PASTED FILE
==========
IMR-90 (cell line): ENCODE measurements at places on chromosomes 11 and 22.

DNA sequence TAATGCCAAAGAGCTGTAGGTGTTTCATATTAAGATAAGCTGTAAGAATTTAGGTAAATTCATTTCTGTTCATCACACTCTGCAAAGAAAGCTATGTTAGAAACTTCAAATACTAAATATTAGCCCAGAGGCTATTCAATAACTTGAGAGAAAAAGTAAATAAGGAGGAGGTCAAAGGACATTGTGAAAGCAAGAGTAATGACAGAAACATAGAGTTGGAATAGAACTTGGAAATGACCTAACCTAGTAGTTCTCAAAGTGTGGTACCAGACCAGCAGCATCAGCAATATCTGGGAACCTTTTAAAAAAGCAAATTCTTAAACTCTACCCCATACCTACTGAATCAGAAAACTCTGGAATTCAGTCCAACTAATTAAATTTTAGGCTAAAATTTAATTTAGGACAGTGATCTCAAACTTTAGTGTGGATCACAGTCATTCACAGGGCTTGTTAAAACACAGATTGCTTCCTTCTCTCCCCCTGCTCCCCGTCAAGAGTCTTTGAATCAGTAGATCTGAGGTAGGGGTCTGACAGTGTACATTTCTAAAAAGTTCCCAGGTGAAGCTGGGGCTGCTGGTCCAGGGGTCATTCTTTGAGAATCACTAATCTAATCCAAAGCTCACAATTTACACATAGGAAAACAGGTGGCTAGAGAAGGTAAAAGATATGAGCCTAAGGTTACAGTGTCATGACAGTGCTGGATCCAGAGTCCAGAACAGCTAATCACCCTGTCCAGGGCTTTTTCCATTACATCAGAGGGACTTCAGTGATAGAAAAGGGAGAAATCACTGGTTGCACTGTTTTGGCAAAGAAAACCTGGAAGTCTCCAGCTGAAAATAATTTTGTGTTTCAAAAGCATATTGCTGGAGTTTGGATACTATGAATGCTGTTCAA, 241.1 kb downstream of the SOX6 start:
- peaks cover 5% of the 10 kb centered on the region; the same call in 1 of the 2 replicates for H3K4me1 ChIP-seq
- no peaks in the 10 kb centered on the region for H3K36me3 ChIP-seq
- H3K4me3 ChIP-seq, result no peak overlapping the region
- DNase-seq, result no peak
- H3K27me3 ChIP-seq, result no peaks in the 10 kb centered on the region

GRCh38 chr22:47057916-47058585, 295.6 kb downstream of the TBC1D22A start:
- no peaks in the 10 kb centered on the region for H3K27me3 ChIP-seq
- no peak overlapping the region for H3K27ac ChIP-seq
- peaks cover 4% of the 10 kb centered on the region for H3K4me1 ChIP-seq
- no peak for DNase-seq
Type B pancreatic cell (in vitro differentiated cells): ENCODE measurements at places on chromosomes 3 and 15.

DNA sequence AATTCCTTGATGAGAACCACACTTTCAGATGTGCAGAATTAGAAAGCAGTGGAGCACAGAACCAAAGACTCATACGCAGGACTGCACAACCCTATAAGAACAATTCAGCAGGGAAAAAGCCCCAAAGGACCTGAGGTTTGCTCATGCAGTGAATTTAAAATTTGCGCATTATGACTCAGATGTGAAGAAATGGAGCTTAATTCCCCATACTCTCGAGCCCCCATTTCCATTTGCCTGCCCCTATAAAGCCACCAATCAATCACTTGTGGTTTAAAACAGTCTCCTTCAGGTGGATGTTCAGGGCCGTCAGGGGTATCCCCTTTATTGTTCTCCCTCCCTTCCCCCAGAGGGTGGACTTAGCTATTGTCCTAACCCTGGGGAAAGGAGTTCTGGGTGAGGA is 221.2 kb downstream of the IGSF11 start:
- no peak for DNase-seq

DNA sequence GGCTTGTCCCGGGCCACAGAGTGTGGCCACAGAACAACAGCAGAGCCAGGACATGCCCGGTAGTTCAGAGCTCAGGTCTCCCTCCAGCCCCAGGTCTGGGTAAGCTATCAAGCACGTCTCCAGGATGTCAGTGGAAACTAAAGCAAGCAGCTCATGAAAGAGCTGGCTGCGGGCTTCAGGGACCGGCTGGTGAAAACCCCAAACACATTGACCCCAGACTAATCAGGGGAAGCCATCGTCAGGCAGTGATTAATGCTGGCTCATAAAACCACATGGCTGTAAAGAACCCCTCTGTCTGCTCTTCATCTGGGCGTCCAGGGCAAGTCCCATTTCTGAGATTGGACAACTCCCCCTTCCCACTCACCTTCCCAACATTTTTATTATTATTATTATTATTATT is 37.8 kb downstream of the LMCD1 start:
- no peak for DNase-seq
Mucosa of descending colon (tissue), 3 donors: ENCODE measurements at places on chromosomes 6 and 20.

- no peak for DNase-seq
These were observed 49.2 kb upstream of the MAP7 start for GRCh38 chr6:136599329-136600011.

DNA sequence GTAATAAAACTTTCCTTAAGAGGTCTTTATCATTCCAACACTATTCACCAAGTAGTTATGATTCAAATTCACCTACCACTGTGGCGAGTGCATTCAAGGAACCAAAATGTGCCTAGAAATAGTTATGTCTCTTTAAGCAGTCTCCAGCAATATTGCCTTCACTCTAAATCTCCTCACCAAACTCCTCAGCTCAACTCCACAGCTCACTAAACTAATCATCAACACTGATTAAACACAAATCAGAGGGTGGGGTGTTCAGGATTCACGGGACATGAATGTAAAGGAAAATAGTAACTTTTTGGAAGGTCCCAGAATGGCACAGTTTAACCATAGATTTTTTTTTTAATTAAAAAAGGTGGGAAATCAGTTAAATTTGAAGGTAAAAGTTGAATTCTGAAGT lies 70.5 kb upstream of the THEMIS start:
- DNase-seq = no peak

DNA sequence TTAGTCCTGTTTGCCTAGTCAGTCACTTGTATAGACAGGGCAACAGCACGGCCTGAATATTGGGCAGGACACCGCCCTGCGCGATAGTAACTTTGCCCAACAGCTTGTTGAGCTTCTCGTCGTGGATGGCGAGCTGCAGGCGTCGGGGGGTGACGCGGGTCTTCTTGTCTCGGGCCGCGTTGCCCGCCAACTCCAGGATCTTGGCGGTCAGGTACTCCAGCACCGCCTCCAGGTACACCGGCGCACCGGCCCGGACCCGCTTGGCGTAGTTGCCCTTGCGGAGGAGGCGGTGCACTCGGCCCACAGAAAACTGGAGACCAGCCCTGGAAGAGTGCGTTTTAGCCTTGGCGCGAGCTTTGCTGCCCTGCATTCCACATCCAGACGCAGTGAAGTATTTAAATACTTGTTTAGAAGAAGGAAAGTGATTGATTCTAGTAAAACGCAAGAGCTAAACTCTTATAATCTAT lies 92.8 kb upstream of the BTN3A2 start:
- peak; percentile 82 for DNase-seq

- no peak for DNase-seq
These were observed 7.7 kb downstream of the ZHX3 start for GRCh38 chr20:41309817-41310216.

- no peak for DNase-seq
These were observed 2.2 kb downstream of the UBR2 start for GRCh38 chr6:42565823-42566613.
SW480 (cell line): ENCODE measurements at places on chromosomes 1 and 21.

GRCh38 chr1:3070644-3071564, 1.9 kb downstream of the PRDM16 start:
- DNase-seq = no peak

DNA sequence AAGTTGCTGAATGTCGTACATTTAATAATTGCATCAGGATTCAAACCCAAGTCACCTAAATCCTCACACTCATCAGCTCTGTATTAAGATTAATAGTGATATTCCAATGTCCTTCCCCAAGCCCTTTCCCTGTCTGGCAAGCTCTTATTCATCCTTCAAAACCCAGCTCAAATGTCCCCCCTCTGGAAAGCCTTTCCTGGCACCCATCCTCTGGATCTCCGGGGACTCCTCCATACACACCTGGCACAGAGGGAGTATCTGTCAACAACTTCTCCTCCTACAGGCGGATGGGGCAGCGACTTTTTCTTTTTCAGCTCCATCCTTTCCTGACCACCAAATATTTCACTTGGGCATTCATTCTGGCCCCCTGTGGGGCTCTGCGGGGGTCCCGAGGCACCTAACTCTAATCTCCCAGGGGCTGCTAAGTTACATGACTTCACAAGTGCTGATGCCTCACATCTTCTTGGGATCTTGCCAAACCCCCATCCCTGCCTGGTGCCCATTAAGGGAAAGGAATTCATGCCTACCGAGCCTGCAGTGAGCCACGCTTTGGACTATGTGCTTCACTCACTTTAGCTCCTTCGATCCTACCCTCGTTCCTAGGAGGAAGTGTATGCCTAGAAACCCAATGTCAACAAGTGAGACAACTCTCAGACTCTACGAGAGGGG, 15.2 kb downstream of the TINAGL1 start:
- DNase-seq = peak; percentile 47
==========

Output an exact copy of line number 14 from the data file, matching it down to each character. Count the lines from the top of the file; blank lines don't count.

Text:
DNA sequence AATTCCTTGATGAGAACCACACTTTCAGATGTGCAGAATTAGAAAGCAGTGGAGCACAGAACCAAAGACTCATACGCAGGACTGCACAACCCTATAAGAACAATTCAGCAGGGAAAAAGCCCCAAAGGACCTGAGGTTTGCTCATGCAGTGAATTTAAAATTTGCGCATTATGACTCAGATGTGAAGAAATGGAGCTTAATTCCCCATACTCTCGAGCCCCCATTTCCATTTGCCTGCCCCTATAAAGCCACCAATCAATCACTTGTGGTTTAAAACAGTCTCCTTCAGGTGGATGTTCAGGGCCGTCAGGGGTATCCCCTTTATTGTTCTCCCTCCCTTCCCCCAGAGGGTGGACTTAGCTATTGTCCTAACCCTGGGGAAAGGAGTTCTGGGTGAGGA is 221.2 kb downstream of the IGSF11 start: